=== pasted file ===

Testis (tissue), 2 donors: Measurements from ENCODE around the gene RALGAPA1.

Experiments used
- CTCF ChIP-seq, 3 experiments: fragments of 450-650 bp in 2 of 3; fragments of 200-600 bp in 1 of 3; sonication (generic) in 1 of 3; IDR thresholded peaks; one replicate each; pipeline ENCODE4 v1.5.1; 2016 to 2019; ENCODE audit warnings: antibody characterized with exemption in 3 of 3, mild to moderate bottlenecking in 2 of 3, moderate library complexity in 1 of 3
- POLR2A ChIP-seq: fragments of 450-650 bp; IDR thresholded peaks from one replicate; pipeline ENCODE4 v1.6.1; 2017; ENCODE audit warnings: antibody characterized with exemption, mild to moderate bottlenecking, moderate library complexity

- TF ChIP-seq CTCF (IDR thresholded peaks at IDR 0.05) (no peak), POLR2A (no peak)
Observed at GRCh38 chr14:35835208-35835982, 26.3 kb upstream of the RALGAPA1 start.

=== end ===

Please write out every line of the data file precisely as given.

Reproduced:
Testis (tissue), 2 donors: Measurements from ENCODE around the gene RALGAPA1.

Experiments used
- CTCF ChIP-seq, 3 experiments: fragments of 450-650 bp in 2 of 3; fragments of 200-600 bp in 1 of 3; sonication (generic) in 1 of 3; IDR thresholded peaks; one replicate each; pipeline ENCODE4 v1.5.1; 2016 to 2019; ENCODE audit warnings: antibody characterized with exemption in 3 of 3, mild to moderate bottlenecking in 2 of 3, moderate library complexity in 1 of 3
- POLR2A ChIP-seq: fragments of 450-650 bp; IDR thresholded peaks from one replicate; pipeline ENCODE4 v1.6.1; 2017; ENCODE audit warnings: antibody characterized with exemption, mild to moderate bottlenecking, moderate library complexity

- TF ChIP-seq CTCF (IDR thresholded peaks at IDR 0.05) (no peak), POLR2A (no peak)
Observed at GRCh38 chr14:35835208-35835982, 26.3 kb upstream of the RALGAPA1 start.